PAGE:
Kaboodle 27mm Matt Black Finish Mushroom Knob
Dramatic and stylish, an all-black kitchen can be a look for the long-haul, especially when teamed with a crisp white backdrop – perhaps with a subtle hint of pattern – and expanses of warming timber.
As the colour scheme does the talking, few extra embellishments are needed, although you can't go wrong with accents of sleek chrome and soft touches of greenery.
This kitchen, created by Alice and Caleb of Pearson + Projects, was the last remaining element of their ninth full house renovation. The pair turned to Kaboodle's 3D design kitchen planner for help. “It's such a cool way to design. It's really great for planning your layout and for colour choices too,” says Alice.
The couple picked Kaboodle cabinetry in Black Olive, teamed with black mushroom knobs, black appliances that blend almost seamlessly with the cabinetry, and a black sink, for a high-impact, monochrome zone.
To make a single-colour scheme work, it's important to add texture and interest – here, this is achieved with Kaboodle's “Alpine” profile cabinetry, with the panelled doors lending character.
A crisp contrast is provided by the backdrop: white for the walls, panelled ceiling and shutters, and a splashback of simple white tiles.
The swan neck chrome tap has a quiet, sculptural elegance, while the gleaming finish picks up and reflects the colour scheme.
Timber is a boon when used in a monochrome scheme – it adds warmth to black or white and prevents the look from becoming too stark, or overpowering.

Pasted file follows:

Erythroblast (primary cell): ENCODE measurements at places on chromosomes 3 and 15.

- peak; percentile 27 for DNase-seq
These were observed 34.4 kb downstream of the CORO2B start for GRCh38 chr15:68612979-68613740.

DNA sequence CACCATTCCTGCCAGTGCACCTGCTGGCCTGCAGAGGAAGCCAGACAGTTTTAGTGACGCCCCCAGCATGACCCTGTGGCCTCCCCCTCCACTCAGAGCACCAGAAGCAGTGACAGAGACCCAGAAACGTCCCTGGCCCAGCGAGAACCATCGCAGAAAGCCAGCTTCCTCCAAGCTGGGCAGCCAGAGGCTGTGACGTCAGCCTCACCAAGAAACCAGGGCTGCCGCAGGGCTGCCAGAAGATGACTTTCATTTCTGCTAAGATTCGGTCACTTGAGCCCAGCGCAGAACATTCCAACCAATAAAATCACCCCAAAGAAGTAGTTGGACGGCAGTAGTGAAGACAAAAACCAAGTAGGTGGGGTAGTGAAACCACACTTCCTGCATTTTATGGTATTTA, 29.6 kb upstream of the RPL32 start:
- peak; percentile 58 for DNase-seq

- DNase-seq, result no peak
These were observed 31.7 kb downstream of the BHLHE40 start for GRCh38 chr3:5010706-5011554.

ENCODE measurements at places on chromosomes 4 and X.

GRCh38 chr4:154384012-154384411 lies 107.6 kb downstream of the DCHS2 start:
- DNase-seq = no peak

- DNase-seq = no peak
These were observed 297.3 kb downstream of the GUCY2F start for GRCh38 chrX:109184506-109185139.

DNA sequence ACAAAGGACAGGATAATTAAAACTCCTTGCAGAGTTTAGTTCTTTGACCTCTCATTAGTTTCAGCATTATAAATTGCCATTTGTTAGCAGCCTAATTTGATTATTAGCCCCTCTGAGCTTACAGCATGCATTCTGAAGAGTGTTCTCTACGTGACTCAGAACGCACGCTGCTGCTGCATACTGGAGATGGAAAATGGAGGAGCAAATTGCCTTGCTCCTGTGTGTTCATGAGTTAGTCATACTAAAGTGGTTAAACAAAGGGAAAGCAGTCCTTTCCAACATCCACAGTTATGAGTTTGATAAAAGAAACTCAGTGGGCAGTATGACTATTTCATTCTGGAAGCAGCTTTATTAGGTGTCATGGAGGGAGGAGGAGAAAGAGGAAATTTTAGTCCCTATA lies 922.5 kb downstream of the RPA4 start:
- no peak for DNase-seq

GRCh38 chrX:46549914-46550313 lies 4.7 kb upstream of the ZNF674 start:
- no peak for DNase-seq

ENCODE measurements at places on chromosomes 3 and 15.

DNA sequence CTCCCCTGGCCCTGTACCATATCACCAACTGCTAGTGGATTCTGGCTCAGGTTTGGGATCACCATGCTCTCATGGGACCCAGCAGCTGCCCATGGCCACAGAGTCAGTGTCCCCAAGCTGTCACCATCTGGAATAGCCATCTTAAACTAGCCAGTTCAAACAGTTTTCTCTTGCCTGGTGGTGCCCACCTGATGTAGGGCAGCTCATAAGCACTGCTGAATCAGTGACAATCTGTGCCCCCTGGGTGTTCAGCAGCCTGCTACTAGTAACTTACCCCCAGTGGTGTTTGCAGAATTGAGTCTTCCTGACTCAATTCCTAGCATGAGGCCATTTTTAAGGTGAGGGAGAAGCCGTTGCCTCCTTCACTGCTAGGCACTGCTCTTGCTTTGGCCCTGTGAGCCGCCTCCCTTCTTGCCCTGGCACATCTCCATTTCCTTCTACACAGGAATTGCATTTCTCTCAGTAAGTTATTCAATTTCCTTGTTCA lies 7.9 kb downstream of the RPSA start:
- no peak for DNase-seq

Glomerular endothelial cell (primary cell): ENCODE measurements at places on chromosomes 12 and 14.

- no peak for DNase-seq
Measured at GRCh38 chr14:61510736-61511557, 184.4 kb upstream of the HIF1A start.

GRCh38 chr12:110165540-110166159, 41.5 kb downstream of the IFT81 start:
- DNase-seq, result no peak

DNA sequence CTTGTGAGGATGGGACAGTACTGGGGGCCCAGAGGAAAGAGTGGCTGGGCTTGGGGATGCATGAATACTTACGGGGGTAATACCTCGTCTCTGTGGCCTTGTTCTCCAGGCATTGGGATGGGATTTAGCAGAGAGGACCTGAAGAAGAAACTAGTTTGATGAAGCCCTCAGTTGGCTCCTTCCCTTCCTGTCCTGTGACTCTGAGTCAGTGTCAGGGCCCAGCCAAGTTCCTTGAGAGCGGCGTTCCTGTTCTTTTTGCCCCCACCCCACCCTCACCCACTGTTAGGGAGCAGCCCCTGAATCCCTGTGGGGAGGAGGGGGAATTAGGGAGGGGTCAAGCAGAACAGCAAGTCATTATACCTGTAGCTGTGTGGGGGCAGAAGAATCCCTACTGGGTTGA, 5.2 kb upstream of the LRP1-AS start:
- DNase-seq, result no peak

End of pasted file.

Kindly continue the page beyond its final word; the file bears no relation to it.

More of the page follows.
In this kitchen, a light-hued laminate vinyl was used for the flooring. “The kitchen itself is quite striking, so we didn't add much in terms of dressing it,” says Alice.
The couple also chose a Kaboodle bamboo benchtop, with open shelves crafted using offcuts from the same benchtop material opening up a head-height area in the corner. The shelving provides a little visual breathing space among the wall cabinetry, and delivers a neat display zone for a small collection of ceramics and some greenery.
Plants work well in just about any space but look particularly good against a very light or very dark backdrop, which allows the foliage to pop.
Photo credit: Tim Williams and James Moffatt
Asbestos, lead-based paints and copper chromium arsenic (CCA) treated timber are health hazards you need to look out for when renovating older homes. These substances can easily be disturbed when renovating and exposure to them can cause a range of life-threatening diseases and conditions including cancer. For information on the dangers of asbestos, lead-based paint and CCA treated timber and tips for dealing with these materials contact your local council's Environmental Health Officer or visit our Health & Safety page.
When following our advice in our D.I.Y. videos, make sure you use all equipment, including PPE, safely by following the manufacturer’s instructions. Check that the equipment is suitable for the task and that PPE fits properly. If you are unsure, hire an expert to do the job or talk to a Bunnings Team Member.